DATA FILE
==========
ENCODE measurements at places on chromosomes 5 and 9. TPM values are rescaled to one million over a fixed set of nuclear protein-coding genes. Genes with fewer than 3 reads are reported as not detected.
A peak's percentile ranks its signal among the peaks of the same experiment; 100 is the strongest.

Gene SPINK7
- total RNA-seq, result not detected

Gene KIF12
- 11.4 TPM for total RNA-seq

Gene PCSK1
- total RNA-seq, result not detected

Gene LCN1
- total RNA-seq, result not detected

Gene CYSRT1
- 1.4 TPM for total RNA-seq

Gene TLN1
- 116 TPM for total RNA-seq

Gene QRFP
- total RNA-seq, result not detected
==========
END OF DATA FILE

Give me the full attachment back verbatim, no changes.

ENCODE measurements at places on chromosomes 5 and 9. TPM values are rescaled to one million over a fixed set of nuclear protein-coding genes. Genes with fewer than 3 reads are reported as not detected.
A peak's percentile ranks its signal among the peaks of the same experiment; 100 is the strongest.

Gene SPINK7
- total RNA-seq, result not detected

Gene KIF12
- 11.4 TPM for total RNA-seq

Gene PCSK1
- total RNA-seq, result not detected

Gene LCN1
- total RNA-seq, result not detected

Gene CYSRT1
- 1.4 TPM for total RNA-seq

Gene TLN1
- 116 TPM for total RNA-seq

Gene QRFP
- total RNA-seq, result not detected